Want Some Amazing Wreck Diving? Check Out These Michigan Great Lakes Destinations

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When people think of wreck diving, they likely picture some long-lost pirate ship in the shallow waters of the Caribbean or a military vessel off the coast of the Carolinas. However, there’s another freshwater destination in the United States that offers some of the best wreck diving on the planet. The Great Lakes area of Michigan has a dozen preserves that play host to shipwrecks available for your diving pleasure. Here are some of the best.

Thunder Bay National Marine Sanctuary’s Great Lakes Maritime Heritage Center

Thunder Bay represents the first national marine sanctuary and its home to more than 100 shipwrecks available for exploration. What’s great about that many options is that divers of all skill levels can find plenty of wrecks to explore. There are ships sitting in as little as a few inches of water and as deep as 200 feet, and the vessels date back to 1849. Contact an area tour group to set up an epic shipwreck dive at any of the many sites.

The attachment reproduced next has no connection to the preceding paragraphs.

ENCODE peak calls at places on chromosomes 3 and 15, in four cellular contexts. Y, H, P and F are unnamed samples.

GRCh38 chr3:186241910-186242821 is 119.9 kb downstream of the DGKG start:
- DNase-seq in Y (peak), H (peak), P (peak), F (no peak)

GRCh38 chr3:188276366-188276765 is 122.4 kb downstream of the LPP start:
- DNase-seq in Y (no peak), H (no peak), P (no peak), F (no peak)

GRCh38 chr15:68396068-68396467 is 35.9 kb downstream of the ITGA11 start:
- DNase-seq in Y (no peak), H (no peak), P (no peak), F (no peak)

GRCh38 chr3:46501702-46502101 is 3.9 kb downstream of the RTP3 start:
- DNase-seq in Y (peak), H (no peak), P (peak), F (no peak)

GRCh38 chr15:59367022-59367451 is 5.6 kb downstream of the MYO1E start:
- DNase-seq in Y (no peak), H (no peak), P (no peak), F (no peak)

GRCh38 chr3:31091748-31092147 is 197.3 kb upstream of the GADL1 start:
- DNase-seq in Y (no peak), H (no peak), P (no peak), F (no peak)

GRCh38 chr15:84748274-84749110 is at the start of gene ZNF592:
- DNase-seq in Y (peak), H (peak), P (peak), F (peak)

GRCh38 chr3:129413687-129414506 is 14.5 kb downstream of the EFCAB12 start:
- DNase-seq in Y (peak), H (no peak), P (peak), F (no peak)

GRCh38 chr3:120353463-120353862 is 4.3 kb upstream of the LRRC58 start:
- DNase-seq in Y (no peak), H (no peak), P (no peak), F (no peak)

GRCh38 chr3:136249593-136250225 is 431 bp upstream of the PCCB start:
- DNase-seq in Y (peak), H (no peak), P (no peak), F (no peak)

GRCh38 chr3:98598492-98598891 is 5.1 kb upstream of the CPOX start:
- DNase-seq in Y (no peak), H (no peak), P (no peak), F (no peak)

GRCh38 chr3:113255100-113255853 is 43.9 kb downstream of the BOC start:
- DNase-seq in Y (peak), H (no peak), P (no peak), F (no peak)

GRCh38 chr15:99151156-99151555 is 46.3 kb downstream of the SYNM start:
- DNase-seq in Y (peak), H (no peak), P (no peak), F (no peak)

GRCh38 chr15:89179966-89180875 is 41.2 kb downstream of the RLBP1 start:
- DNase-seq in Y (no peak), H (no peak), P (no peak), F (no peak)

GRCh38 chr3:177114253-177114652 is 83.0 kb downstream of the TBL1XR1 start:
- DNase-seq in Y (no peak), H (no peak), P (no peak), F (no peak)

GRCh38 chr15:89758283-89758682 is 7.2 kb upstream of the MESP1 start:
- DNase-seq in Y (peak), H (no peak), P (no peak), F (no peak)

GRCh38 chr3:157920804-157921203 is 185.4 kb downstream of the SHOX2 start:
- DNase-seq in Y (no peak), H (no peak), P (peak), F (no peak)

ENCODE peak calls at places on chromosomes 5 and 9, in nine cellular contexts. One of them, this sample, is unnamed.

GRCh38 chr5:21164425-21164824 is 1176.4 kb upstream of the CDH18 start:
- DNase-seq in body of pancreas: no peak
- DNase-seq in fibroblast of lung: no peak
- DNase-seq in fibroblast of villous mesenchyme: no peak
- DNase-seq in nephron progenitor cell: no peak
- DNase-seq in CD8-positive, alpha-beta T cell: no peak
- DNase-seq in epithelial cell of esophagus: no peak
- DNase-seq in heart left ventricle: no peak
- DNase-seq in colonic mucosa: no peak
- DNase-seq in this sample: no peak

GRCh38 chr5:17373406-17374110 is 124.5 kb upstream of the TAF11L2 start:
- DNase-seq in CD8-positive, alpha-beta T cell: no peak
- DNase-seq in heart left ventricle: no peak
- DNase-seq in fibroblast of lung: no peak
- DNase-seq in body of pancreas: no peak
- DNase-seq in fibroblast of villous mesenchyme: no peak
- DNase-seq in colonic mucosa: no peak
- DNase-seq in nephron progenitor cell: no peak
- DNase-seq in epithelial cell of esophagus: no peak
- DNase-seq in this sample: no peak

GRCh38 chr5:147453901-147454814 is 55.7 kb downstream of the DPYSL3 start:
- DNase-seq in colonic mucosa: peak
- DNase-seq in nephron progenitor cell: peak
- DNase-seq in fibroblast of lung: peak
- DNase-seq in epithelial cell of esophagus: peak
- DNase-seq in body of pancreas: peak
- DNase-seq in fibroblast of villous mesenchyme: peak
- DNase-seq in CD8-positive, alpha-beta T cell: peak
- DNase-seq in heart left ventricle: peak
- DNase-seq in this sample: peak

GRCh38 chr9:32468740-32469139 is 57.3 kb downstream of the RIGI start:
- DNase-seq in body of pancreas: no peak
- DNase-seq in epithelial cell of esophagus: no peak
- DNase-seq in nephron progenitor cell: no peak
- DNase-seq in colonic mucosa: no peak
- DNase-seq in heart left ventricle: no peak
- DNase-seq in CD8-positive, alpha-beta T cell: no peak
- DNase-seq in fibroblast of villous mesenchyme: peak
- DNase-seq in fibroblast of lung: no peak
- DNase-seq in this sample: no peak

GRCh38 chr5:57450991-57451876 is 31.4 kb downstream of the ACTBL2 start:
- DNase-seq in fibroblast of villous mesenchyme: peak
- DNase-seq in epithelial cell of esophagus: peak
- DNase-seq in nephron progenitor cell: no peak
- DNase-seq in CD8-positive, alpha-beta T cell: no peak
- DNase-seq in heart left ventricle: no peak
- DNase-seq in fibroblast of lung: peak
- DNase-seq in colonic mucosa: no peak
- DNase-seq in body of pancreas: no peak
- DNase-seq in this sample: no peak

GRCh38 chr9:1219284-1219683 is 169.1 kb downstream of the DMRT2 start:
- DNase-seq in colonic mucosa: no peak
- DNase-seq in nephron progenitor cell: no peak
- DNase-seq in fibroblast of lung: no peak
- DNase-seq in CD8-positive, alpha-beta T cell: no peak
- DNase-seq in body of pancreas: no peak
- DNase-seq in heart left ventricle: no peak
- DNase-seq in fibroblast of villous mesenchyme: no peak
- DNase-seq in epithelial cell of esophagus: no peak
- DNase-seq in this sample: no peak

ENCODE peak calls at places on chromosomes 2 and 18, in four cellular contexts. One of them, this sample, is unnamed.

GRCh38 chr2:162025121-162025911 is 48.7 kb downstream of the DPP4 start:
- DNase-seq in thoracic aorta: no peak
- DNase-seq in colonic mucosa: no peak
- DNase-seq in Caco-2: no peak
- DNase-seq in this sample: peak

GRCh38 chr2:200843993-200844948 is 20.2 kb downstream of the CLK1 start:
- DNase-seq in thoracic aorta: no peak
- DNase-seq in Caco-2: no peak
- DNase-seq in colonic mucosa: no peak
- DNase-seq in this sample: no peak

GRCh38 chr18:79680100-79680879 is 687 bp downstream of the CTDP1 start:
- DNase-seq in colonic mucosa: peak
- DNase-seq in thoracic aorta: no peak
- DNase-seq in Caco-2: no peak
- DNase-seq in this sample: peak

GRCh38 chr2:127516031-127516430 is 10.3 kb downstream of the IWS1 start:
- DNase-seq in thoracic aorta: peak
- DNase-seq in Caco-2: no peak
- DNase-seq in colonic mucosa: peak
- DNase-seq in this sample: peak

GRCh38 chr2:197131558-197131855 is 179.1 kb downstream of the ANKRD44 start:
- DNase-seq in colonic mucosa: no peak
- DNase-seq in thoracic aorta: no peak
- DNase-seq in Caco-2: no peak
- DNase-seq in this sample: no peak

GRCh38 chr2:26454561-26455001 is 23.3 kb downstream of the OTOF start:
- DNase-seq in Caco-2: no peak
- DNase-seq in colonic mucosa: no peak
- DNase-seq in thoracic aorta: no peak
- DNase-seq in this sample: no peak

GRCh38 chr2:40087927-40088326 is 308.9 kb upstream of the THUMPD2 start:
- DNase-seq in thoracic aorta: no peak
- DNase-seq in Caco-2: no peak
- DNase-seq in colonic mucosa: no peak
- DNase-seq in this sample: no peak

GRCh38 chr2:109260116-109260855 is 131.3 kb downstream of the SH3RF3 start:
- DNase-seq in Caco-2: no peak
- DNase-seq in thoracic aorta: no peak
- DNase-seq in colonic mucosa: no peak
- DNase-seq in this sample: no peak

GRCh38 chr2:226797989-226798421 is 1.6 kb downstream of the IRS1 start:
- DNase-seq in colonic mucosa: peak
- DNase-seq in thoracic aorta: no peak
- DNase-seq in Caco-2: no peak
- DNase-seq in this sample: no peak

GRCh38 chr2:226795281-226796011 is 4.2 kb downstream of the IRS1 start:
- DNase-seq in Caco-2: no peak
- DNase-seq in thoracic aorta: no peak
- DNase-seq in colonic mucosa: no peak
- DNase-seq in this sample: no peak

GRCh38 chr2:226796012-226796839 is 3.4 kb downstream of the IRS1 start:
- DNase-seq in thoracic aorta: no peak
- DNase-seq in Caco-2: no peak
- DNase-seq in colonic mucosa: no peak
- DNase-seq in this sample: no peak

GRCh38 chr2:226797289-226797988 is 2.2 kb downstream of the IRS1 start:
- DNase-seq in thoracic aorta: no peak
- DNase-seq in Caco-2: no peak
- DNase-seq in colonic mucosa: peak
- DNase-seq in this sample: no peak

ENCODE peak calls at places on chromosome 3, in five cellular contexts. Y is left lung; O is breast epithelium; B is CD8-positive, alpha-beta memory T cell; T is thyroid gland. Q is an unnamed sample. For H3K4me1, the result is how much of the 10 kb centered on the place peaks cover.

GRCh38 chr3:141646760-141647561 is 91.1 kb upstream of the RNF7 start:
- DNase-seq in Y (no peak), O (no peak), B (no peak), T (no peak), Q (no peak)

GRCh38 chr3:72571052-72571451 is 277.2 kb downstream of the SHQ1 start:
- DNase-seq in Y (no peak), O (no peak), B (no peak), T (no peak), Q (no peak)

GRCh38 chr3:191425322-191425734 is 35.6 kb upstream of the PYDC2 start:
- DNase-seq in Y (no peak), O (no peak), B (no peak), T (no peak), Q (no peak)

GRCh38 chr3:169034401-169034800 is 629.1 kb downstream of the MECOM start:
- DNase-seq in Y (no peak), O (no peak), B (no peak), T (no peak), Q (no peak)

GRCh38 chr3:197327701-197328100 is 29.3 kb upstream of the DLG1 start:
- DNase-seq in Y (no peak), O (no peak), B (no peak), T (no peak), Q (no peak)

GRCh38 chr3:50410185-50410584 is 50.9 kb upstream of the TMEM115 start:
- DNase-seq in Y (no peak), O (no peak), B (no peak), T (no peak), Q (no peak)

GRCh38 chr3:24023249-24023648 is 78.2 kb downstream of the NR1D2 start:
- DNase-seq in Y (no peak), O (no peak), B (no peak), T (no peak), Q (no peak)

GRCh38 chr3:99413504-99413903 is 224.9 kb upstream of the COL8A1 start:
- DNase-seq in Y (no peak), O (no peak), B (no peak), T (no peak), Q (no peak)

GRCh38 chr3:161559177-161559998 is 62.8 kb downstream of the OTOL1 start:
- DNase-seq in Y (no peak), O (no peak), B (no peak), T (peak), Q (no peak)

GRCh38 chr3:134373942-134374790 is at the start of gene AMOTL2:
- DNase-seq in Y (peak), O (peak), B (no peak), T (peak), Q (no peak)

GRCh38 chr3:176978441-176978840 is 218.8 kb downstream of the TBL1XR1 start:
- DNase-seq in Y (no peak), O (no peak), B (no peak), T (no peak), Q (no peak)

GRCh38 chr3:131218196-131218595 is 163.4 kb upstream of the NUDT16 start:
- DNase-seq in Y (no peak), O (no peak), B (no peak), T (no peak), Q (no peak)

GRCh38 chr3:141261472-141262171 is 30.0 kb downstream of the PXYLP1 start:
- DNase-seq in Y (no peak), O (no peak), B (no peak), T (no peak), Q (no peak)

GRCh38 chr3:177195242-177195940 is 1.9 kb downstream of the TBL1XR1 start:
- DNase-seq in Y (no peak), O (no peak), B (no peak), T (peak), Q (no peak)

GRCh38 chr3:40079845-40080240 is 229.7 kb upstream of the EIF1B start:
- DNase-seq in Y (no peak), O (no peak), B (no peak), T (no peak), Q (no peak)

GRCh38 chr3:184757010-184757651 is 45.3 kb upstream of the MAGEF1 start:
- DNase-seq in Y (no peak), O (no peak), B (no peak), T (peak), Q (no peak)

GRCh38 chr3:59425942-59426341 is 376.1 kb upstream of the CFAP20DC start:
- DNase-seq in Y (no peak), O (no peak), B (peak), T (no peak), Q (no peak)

Manitou Passage Underwater Preserve

Surrounding the Manitou Islands lies the Manitou Passage Underwater Preserve, one of the best places in the state for wreck diving. One such ship is the Francisco Morazan, which sunk in 1960. At 247 feet long, the vessel lies in shallow water only about 100 yards from shore, making it an excellent option for novice divers.

Whitefish Point Underwater Preserve

This one might be the most popular preserve on the list, and quite possibly the most famous underwater preserve in the world. That’s due in large part to the sinking of the Edmund Fitzgerald and the Gordon Lightfoot song that later popularized it. The Edmund Fitzgerald is just one of 30 wrecks you’ll find within the confines of the preserve. When you’re done diving to your heart’s content, check out the Great Lakes Shipwreck Museum.

Thumb Area Bottomland Preserve

Twenty-two shipwrecks currently call this area home, and more are discovered and added to the list every year. The most popular wreck in the preserve is the Dunderburg, which sank in 1868. You’ll need some additional qualifications, though, as the vessel lies in 155 feet of water.

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